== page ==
March 30, 2012 at 6:35 am  #8393    

Craig

For what it’s worth, my strategy is that I use a ‘local’ lung cancer-specialist oncologist *plus* 2nd opinions and consultations and trials from super-experts elsewhere for specific things.

So I have conventional oncology care in Philadelphia and travel monthly to Boston for a research trial with the top superdoc in the world for drug-targetable mutations (although that’s an obviously-biased opinion). If I needed a different kind of super-expertise, I’d be willing to travel to wherever that is. When I’m no longer fit enough to travel to promising treatments, my local oncologist will be able to provide conventional care. I do recommend, though, using oncologists who specialize in lung cancer because otherwise they wouldn’t have time to both keep up on all the new research and treat patients.

Best hopes,


- Stage IV never-smoker ROS1-driven adenocarcinoma (mBAC subtype, “indolent” ~half-speed, 3+ yrs)
- Dr. Alice Shaw’s Xalkori (crizotinib)-for-ROS1 trial @ MGH, Boston (2.5+ yrs)

March 30, 2012 at 8:22 am  #8396    

ross

Hi guys,

I just want to thank you so much for all your support & guidance, I’m pretty overwhelmed by your kindness. I’d also like to pass on my father’s thanks too (he and computers don’t get on well enough for him to do so himself!). He can’t get over the support we’re receiving from the cancer community and you’ve done so much to help reduce the sense of helplessness we were all experiencing.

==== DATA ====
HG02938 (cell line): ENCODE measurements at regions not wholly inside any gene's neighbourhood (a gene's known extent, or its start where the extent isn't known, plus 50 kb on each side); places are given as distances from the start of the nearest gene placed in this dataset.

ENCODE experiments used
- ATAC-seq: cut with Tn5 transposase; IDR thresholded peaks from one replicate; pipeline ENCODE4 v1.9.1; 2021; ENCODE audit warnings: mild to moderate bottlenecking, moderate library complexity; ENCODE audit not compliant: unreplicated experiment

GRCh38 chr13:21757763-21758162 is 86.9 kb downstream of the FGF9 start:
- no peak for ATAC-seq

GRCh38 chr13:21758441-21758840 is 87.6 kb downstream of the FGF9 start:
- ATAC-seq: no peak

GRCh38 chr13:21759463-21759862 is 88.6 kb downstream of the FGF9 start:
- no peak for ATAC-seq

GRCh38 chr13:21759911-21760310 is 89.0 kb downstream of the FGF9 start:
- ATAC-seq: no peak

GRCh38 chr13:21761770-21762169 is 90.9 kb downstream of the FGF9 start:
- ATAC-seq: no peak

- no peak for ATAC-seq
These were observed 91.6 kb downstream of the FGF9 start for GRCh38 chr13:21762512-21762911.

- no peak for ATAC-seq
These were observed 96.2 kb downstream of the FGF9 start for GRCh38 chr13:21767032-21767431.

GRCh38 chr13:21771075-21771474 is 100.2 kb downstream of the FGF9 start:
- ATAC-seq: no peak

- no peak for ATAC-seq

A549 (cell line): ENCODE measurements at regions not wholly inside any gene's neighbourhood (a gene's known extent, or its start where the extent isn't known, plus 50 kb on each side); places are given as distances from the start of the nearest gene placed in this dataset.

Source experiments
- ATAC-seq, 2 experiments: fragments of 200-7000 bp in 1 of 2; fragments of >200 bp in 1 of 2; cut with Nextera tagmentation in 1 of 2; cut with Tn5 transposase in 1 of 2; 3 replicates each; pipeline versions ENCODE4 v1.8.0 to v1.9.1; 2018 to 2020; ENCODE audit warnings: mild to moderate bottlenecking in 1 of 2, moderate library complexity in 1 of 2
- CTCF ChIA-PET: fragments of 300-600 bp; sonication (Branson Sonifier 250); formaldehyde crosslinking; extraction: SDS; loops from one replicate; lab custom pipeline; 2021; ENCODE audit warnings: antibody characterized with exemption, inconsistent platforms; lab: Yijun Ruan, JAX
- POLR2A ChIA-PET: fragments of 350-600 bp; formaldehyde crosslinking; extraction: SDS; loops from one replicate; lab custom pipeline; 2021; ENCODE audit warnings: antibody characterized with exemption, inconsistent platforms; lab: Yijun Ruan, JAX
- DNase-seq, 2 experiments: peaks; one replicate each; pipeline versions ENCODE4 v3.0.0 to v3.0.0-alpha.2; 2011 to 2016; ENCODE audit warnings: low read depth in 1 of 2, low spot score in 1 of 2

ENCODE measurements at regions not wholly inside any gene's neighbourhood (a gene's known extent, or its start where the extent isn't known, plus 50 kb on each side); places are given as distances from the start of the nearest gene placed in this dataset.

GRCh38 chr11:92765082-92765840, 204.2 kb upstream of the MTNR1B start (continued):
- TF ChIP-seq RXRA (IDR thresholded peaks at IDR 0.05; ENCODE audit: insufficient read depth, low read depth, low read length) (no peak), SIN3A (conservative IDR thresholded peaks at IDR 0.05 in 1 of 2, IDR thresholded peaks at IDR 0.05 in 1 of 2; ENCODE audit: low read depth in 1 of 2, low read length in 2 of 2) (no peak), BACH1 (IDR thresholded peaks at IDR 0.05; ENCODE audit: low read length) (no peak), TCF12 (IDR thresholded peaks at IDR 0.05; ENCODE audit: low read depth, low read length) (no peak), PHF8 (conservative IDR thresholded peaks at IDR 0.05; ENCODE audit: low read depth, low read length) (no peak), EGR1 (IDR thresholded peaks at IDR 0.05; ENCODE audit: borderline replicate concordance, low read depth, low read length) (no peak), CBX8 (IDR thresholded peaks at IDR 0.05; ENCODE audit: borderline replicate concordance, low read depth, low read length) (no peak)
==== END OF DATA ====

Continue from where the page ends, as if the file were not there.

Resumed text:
Dr Weiss, thankyou so, so much for your advice, Dad was recommended a general cardiothoracic surgeon so we’re already talking to dedicated thoracic surgeons off the back of your advice and looking at Royal Brompton Hospital in the UK as it deals with the highest number of thoracic surgeries in the British Isles. I’m also very happy you enjoyed your visit to Ireland – it’s the cheapest it’s been in years if you were ever to consider a return trip!

Dr Aggarwal/Dr West, thankyou also for confirming Dr Weiss’s opinion, it is extremely re-assuring to be able to have access to professionals operating at your level and it has given us fantastic piece of mind. Many thanks for taking time out of your no doubt busy schedule to bring a shaft of light into a very tough week.